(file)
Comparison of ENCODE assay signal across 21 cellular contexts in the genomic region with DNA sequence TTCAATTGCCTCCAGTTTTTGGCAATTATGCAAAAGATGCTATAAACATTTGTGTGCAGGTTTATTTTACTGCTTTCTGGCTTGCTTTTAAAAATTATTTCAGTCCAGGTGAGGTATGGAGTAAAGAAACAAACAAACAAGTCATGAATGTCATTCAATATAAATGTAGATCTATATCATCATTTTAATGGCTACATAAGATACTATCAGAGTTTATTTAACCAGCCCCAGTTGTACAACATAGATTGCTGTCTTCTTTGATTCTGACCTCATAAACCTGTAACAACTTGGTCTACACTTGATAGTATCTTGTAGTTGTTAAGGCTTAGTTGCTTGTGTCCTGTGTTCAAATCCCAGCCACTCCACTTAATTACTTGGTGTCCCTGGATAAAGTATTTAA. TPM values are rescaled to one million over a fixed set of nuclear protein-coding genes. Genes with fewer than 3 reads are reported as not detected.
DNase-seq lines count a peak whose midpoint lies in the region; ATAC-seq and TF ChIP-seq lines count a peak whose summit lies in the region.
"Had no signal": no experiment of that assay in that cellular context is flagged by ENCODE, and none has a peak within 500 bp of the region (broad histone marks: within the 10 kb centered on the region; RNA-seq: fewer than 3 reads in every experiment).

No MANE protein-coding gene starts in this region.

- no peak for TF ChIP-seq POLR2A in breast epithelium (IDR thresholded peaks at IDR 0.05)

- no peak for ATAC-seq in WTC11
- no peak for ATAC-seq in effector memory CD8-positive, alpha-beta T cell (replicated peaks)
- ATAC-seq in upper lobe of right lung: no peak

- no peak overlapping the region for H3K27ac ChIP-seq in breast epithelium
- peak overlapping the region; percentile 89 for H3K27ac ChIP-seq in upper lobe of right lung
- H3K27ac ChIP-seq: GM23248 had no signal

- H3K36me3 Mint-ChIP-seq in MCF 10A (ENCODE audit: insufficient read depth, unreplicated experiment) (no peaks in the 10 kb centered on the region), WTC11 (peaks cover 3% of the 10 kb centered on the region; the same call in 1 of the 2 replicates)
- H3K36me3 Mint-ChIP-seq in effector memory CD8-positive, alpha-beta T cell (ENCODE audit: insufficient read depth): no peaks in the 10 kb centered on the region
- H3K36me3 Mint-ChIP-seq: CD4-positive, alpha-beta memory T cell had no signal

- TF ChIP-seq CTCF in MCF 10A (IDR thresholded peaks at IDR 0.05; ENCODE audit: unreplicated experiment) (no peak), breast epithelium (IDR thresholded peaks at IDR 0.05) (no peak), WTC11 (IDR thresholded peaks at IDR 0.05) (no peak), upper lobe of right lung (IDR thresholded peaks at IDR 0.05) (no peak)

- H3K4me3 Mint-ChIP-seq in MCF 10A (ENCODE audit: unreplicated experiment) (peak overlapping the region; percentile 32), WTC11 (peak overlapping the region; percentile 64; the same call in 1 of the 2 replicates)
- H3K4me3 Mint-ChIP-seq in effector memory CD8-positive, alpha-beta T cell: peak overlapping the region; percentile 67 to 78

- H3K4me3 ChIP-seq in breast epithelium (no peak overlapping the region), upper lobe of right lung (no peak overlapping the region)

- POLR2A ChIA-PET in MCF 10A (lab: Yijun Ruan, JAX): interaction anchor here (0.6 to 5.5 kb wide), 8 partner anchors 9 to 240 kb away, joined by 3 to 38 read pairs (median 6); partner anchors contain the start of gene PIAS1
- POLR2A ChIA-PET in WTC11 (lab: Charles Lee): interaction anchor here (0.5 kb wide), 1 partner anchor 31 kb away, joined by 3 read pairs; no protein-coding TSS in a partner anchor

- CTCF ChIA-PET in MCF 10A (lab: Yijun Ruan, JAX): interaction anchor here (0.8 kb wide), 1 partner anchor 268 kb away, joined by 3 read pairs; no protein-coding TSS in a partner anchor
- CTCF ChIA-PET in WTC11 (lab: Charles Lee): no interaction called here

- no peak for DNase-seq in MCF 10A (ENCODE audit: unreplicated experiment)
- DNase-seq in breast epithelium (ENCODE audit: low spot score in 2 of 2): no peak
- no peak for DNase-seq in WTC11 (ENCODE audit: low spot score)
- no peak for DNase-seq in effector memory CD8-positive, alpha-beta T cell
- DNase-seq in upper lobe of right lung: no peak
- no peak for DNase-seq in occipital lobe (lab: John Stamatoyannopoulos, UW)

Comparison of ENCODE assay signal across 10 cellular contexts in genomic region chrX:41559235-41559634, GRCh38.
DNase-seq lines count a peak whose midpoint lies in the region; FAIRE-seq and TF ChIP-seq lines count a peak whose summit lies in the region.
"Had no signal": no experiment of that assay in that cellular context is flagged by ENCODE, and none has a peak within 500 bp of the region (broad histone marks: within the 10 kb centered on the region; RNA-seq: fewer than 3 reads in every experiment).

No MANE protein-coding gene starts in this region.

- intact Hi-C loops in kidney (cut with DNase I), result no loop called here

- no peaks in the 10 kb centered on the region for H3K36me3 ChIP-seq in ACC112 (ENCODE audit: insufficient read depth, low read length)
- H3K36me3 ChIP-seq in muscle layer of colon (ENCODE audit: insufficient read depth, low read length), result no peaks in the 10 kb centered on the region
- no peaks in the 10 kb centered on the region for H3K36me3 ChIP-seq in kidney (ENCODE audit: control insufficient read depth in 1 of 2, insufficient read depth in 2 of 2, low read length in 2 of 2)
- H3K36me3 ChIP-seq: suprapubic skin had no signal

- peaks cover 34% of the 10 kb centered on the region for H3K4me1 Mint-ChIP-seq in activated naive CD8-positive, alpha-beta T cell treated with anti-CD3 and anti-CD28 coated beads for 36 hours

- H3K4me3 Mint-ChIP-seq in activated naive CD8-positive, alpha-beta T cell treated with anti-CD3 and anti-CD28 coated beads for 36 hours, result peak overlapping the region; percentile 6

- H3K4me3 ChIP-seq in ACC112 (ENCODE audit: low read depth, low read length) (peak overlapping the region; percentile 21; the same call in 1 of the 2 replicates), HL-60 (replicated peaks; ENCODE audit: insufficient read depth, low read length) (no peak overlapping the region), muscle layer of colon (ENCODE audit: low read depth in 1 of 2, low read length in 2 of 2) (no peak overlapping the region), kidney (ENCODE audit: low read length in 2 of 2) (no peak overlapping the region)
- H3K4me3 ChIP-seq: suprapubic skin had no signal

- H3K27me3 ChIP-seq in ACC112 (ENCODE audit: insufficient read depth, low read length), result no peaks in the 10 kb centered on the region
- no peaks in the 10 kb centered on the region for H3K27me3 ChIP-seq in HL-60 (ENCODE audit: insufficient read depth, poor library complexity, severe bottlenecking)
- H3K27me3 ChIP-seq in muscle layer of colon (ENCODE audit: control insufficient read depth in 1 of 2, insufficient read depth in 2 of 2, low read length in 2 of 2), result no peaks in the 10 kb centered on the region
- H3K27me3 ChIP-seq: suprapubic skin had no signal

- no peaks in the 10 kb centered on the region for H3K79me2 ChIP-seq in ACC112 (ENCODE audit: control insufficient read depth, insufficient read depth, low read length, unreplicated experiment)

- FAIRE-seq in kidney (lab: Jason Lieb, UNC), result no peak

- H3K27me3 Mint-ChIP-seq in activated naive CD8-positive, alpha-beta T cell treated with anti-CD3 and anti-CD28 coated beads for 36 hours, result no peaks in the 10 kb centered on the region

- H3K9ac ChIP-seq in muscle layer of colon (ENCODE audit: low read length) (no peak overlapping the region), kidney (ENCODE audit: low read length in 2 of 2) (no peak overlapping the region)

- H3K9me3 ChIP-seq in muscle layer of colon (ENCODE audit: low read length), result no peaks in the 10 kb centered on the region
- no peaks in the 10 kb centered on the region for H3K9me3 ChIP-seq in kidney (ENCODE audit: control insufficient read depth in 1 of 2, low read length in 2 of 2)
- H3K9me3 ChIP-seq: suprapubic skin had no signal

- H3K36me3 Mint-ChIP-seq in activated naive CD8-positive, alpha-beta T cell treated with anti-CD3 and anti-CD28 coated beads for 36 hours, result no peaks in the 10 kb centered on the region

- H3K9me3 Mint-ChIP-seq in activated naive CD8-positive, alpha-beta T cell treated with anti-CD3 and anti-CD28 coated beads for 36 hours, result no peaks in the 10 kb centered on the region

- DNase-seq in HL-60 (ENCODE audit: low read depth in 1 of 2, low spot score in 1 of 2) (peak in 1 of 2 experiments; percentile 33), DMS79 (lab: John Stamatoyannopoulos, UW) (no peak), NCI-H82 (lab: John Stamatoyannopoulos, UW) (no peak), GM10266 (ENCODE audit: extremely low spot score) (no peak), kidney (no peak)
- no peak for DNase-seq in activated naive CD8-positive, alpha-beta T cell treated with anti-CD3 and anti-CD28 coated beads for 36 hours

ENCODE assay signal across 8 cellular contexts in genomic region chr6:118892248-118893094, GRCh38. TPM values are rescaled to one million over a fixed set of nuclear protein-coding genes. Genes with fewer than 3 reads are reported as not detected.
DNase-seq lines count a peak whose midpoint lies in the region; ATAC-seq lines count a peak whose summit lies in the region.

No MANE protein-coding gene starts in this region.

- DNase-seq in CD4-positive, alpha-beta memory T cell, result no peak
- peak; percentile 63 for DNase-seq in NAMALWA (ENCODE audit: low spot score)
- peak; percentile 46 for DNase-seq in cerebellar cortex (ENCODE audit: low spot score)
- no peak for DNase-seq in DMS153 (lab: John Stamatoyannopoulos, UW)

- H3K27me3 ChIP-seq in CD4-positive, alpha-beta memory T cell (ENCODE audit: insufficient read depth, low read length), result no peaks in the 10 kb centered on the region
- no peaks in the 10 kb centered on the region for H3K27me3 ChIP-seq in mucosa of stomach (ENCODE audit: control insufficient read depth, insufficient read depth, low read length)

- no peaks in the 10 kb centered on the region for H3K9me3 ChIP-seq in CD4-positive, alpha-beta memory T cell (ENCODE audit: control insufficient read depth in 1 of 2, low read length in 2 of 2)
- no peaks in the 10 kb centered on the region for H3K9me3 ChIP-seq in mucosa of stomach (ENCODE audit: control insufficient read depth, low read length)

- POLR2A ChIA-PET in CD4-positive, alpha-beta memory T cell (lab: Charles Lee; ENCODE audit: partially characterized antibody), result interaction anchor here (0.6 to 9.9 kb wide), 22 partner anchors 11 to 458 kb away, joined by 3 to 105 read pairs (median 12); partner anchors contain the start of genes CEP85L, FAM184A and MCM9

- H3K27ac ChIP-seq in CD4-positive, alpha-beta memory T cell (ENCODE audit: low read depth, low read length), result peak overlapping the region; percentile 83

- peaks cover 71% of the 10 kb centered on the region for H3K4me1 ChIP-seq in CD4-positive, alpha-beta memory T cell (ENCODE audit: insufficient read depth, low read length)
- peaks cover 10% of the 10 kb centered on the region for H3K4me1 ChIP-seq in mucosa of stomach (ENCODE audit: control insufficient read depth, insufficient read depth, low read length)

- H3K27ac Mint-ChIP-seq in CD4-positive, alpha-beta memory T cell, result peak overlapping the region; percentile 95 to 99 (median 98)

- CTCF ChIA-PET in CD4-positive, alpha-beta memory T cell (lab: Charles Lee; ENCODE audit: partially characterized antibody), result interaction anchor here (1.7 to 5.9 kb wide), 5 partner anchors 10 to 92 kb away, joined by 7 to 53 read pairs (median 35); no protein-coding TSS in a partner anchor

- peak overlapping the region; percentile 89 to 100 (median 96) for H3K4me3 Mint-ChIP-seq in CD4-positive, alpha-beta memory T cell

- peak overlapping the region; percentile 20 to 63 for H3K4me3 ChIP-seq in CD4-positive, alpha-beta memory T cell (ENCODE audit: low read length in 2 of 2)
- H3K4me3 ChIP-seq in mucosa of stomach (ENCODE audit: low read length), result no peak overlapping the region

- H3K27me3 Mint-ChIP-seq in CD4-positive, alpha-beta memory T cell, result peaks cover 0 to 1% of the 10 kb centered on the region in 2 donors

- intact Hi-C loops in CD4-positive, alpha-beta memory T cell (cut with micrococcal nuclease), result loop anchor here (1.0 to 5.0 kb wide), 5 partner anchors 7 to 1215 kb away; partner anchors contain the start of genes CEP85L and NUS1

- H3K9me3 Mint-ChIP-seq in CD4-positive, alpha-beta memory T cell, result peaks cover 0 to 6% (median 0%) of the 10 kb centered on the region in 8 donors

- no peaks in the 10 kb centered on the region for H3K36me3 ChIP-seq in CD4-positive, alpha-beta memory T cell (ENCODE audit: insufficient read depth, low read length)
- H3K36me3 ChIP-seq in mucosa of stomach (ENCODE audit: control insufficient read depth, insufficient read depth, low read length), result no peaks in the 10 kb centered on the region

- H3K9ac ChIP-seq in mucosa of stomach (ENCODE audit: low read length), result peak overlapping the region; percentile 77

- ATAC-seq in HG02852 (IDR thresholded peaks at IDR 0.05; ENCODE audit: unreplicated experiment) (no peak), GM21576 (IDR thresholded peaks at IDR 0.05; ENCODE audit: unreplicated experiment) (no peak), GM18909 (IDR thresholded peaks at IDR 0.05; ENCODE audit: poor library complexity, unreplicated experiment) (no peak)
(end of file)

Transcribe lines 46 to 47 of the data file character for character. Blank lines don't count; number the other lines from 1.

- no peaks in the 10 kb centered on the region for H3K79me2 ChIP-seq in ACC112 (ENCODE audit: control insufficient read depth, insufficient read depth, low read length, unreplicated experiment)

- FAIRE-seq in kidney (lab: Jason Lieb, UNC), result no peak